What Can Government Learn from a Cell Phone?

More and more government agencies are jumping on the social media bandwagon, but not all are starting with a social media policy. Some simply go forth and facebook, not realizing the ramifications of generating official information on a third party website. Are social media policies really needed?

Yes. I’d like to use an analogy to illustrate the importance.

According to Wikipedia, the first handheld mobile phone call was placed in 1973, but cell phones did not gain widespread adoption until 25 years later. What took so long?

One significant reason was the need for other technical and functional requirements to make the phone usable in a practical way.

Requirements like:

  • Size
  • Weight
  • Cost
  • Network
  • Battery

If the phone was too big and heavy, it wouldn’t work. If the cost was too high, it wouldn’t work. If the network was unreliable, couldn’t work. If the battery life… you get the point.

The mobile phone industry had to wait for these other technologies to mature; only then could the cell phone gain traction in the mainstream marketplace. It’s not just about developing a wireless phone… it’s also about making all these other elements work together to make the phone truly mobile.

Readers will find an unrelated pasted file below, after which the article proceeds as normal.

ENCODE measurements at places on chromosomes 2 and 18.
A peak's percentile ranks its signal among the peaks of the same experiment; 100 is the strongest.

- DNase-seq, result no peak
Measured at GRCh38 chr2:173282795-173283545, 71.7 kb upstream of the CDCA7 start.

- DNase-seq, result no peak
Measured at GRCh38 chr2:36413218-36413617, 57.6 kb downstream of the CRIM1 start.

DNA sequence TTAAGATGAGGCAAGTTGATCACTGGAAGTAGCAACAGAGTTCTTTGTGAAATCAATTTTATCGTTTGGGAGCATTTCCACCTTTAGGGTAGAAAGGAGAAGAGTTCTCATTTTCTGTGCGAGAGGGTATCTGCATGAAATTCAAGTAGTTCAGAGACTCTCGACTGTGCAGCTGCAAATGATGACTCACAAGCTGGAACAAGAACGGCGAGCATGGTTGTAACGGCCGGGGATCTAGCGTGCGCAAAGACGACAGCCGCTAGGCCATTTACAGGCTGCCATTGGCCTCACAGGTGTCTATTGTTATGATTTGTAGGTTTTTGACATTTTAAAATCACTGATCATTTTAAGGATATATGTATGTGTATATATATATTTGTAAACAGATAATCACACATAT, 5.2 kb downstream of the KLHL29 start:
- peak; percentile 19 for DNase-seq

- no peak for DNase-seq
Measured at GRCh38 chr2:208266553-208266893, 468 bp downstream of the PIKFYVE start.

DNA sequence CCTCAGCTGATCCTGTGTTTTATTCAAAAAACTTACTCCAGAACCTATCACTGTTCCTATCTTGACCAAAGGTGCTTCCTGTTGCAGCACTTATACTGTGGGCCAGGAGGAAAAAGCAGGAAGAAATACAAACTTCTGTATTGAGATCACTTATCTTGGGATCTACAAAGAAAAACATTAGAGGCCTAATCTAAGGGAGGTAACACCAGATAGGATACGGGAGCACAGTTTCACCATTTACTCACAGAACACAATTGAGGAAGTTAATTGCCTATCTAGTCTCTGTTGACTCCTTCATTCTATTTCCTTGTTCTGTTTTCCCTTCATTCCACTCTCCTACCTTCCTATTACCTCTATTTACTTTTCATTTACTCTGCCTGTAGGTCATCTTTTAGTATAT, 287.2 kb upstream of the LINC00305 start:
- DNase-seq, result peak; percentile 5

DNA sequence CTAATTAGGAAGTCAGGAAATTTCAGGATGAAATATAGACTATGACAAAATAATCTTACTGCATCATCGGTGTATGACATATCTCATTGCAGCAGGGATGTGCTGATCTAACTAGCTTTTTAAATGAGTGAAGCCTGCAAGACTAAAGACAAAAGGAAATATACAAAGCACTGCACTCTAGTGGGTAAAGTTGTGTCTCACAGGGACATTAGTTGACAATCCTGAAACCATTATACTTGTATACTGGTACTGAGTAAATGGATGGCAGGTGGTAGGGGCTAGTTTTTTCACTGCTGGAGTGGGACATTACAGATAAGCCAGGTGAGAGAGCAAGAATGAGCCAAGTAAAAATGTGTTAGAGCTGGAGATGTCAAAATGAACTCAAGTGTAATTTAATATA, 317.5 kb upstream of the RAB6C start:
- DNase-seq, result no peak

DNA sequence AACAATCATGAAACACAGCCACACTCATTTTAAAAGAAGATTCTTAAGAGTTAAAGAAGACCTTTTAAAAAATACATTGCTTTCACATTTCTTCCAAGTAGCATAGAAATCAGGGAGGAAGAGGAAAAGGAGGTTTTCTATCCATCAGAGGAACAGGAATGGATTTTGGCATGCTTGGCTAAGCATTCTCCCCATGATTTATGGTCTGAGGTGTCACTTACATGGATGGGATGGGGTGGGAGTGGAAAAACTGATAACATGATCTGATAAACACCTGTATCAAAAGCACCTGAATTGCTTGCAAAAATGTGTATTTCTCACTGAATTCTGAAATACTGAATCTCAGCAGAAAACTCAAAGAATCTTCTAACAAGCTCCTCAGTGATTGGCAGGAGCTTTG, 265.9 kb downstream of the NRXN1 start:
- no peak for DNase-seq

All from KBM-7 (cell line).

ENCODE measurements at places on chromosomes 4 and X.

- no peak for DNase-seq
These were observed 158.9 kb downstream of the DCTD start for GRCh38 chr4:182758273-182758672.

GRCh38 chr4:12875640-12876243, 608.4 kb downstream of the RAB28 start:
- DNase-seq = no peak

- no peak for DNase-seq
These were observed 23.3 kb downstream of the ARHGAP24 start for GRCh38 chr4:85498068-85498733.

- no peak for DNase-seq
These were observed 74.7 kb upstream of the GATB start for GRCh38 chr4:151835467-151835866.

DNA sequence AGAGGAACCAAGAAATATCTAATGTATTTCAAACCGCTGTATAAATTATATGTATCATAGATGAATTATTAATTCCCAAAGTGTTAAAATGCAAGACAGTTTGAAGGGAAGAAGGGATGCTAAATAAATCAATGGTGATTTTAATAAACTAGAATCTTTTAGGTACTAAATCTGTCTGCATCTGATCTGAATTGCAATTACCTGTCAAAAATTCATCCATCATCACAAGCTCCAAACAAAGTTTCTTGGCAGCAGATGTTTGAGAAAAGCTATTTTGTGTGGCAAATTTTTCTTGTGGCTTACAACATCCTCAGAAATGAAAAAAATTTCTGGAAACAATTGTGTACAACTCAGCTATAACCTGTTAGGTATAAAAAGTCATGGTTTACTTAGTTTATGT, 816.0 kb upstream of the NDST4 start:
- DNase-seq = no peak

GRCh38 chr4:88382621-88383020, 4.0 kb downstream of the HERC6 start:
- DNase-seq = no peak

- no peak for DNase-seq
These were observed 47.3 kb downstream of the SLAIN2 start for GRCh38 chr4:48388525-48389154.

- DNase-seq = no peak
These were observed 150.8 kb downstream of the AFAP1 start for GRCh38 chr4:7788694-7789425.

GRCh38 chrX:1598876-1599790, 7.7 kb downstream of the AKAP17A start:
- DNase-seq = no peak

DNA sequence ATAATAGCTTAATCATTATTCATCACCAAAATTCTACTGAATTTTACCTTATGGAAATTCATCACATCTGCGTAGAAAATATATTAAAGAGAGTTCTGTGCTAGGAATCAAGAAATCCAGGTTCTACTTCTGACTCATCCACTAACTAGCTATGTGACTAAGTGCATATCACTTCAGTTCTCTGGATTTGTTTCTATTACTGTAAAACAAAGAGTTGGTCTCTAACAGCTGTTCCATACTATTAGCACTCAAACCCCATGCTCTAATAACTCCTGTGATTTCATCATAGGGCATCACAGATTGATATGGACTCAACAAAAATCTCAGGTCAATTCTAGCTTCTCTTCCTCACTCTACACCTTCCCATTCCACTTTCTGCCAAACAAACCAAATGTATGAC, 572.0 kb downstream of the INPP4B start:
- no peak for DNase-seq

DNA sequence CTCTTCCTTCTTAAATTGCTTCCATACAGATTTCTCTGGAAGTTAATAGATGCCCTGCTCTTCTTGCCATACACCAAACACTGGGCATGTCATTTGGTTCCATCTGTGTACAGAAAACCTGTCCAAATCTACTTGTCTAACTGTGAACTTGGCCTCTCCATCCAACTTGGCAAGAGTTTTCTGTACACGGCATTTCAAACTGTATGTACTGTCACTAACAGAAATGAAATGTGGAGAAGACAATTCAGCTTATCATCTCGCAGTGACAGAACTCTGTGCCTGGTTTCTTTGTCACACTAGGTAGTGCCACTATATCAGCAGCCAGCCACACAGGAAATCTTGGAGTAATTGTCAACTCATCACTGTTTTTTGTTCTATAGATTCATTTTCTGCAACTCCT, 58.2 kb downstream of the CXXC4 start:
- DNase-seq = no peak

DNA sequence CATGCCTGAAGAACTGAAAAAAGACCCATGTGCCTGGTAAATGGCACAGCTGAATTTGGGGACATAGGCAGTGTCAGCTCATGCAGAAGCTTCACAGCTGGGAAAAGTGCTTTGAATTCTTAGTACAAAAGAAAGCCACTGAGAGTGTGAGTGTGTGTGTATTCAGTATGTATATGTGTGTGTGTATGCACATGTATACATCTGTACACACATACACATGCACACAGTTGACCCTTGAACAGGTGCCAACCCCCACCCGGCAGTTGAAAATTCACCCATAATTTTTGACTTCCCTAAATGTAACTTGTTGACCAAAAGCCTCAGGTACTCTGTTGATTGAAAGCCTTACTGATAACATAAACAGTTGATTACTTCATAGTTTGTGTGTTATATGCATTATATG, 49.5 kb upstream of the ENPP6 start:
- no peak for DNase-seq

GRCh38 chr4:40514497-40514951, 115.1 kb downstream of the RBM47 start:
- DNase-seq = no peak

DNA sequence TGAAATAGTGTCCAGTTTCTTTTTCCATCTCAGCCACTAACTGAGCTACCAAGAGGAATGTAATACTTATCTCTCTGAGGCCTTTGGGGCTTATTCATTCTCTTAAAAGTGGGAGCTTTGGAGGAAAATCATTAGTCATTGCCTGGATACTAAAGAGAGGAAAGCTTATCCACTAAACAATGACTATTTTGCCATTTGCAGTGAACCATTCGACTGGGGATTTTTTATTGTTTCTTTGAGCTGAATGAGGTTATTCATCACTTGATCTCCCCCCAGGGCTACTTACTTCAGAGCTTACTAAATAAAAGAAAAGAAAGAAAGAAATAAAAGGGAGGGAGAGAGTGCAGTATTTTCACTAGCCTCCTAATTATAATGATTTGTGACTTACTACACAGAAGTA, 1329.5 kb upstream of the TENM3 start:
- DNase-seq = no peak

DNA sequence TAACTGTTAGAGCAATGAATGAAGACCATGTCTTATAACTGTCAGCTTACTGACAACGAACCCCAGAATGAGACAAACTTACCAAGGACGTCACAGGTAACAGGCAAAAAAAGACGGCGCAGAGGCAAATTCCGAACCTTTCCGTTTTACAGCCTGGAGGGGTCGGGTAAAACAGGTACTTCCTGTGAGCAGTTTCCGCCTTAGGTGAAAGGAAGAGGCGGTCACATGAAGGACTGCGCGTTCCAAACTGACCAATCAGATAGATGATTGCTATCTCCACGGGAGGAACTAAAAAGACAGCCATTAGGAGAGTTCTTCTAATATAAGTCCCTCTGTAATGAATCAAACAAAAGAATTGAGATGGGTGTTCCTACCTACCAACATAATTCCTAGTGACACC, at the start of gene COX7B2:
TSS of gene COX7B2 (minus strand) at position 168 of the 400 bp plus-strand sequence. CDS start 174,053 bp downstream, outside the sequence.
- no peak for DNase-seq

In the same way, when we talk about social media for government, there are functional and technical requirements that need to be developed in order for social media to be successful. As government entities, we have legislative requirements regarding official state information being posted on a website. As government employees, we are held to a higher standard of conduct, even on our personal time. As government agencies, there is a higher expectation of transparency and accessibility of information. And on and on.

Requirements like accessibility, record retention, security, privacy, acceptable use, etc. definitely apply to content being generated on social networking sites, and if you don’t have a policy to take care of these items, I’m not sure how your social media initiative can be successful and sustainable.

The good news is over the years, agencies have figured out how to address the requirements to be compliant, which vary across states and levels of government. There are many examples of successful and innovative social media initiatives in government emerging across the world.

If you need examples, check out

Policies aren’t just for appeasing your legal counsel. They describe how the critical technical and functional requirements will be met as a government entity. If you have a presence on social networking sites and don’t have a policy yet, please consider forming one quickly.

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